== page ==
‘I hope to end up in a nursing home’: Dental hygiene career alternatives
It's not a phrase you hear often, but it's what this RDH told her employer when she resigned. Click here to read more about dental hygienists in nursing homes.
“I hope to end up in a nursing home.”
These were my exact words when my former employer asked what I would be doing after I resigned from my full-time RDH position.
In hindsight, I could have said more, and I could have said it more eloquently. I could have divulged a desire to provide care to an aging population that can no longer provide that care for themselves. I could have indicated that I wished to provide screenings and education for younger generations within their school environment. I could have simply stated that I wished to help bridge the gap between the dental office and those individuals that are limited due to mobility, finances, insurance or any other issue regarding access to care.
This idea has been roaming around my head since I completed my rotation in a local nursing home during hygiene school through the University of Wyoming in Sheridan, Wyoming. It troubled me that the majority of the patients we screened appeared to have neglected oral health. It was troubling to know that there were individuals there and elsewhere not being provided with the appropriate care or education.
As a hygiene student, I was unsure whether this neglect was due to poor cooperation by the residents or a possible gap in training and education of the staff. An aspiring dental hygiene classmate and I collaborated with a local facility that provided adult day care for individuals that were physically or mentally handicapped. We provided education for both the staff and the residents. These experiences have followed me since and have been the reasons that I find myself awake at night, unable to return to sleep.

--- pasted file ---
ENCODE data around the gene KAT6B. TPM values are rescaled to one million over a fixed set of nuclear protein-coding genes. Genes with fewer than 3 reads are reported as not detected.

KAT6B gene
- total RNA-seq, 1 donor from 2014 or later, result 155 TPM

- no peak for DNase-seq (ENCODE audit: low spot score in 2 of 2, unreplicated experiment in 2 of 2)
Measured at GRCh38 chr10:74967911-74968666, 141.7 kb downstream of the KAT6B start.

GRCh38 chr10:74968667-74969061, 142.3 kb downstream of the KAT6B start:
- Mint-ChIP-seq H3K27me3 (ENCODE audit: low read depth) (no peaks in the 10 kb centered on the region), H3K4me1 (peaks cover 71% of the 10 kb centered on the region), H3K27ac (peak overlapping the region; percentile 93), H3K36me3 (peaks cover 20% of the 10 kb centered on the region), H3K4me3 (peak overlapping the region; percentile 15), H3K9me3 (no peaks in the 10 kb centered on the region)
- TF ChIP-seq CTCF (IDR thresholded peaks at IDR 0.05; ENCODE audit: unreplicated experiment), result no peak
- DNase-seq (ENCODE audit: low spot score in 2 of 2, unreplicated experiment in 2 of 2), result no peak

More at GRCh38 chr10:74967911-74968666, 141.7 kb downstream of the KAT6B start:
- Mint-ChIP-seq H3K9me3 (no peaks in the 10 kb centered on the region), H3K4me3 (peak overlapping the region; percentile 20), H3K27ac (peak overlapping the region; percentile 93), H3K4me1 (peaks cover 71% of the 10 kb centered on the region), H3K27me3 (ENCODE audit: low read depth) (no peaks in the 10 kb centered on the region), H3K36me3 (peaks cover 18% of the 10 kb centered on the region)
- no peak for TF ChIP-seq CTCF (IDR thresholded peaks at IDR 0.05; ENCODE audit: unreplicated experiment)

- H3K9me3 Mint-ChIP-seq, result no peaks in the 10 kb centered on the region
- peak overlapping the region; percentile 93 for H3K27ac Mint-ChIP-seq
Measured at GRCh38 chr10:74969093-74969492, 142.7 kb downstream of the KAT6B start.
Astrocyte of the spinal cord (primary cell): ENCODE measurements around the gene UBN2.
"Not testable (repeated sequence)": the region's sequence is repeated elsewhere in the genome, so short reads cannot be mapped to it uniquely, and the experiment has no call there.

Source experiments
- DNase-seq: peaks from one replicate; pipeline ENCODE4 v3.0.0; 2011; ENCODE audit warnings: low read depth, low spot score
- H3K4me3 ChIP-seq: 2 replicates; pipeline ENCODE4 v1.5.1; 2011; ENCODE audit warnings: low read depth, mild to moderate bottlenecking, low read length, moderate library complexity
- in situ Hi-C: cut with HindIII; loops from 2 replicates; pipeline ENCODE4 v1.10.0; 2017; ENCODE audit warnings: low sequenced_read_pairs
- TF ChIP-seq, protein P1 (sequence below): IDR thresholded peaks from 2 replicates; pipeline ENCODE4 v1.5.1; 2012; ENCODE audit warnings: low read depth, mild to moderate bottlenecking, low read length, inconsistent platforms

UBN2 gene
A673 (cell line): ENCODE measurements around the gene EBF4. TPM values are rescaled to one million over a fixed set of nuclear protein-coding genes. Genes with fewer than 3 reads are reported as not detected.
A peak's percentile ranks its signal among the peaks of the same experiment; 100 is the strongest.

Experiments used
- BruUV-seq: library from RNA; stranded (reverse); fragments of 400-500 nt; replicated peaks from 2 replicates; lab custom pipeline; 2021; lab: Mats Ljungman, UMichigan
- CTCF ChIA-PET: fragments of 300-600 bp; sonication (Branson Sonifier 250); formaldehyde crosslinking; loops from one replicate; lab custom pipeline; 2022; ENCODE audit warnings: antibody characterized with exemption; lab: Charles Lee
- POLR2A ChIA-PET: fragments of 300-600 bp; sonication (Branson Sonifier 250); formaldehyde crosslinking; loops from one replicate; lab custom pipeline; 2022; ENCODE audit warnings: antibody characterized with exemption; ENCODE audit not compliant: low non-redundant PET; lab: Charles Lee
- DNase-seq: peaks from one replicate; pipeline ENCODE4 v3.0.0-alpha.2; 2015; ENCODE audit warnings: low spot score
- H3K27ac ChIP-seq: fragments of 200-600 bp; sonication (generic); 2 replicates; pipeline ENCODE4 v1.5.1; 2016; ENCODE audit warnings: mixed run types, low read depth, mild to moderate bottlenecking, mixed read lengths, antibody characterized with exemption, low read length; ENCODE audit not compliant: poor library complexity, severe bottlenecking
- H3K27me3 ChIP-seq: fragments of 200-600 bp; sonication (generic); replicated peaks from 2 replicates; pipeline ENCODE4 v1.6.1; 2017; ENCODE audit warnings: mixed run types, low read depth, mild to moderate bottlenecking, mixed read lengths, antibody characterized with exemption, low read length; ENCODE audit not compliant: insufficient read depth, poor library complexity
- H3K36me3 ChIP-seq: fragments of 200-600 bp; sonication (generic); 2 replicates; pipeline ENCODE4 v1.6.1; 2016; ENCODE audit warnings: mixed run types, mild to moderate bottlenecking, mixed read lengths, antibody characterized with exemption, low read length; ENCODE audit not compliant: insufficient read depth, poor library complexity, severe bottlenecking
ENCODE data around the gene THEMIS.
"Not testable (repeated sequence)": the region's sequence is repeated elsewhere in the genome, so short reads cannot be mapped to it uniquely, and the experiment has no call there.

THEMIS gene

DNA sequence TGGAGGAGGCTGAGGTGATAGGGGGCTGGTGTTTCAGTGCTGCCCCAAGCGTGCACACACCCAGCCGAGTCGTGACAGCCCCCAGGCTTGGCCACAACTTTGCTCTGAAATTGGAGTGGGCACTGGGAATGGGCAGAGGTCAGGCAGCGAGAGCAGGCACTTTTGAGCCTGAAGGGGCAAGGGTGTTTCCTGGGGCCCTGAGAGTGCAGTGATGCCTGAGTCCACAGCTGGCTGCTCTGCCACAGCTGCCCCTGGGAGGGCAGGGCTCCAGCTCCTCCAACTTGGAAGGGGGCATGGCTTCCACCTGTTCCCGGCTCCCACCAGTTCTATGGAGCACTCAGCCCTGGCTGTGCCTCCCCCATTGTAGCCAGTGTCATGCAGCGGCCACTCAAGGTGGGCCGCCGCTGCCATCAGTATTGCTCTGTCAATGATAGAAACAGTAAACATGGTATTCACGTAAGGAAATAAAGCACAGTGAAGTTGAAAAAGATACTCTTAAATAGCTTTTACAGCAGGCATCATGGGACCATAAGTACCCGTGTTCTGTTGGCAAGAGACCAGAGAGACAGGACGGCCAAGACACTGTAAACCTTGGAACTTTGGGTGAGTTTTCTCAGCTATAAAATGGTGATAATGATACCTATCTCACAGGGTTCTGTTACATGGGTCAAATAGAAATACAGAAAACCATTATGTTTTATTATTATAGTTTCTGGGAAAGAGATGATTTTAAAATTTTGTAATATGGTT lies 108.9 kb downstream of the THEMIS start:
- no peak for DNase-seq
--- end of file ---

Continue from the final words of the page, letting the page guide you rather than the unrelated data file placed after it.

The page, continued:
After six years as an RDH and 11 years at the same dental office, I decided that it was time to pursue this desire. My transition will be from full-time RDH in a large multiprovider general practice to a part-time clinical hygienist where I will have more time to be able to pursue this alternate career path.
During my years of clinical experience, I decided that the issue isn’t solely access to care for individuals, but also access to education for caregivers. Several states have been forging ahead allowing dental hygienists to provide care in alternate settings with or without the collaboration of a willing dentist, as well as provide educational training for staff. South Dakota joined the growing list of states in 2010. There are currently very few hygienists in South Dakota that have entered an agreement with a dentist to allow them to provide those much-needed services. While the state board of dentistry has made changes to the collaborative agreement since it first was written, there is still a long way to go regarding access.
I would like to invite you to follow along with me as I navigate this journey in South Dakota. I hope that I will encourage and inspire others that may be wishing to do more with their education and experience. I hope to open doors for my profession and for those individuals that desperately need our care and knowledge by both following in the footsteps of other states that have established greater access to care and paving the way for other states to follow suit. Lastly, I do hope to end up in a nursing home, and I am confident that due to the efforts of every caring hygienist before and after me, I will be given the utmost in oral care.
Editor's note: This article first appeared in RDH eVillage. Click here to subscribe.
Amy Ericks, RDH, BSDH, is currently transitioning offices and preparing to pursue a dream. She graduated from the University of Wyoming in 2010 with an Associate of Applied Science in dental hygiene. Five years of experience, two houses, one more child, and several internet classes later, she graduated with a Bachelor of Science in dental hygiene. She is excited to share her journey.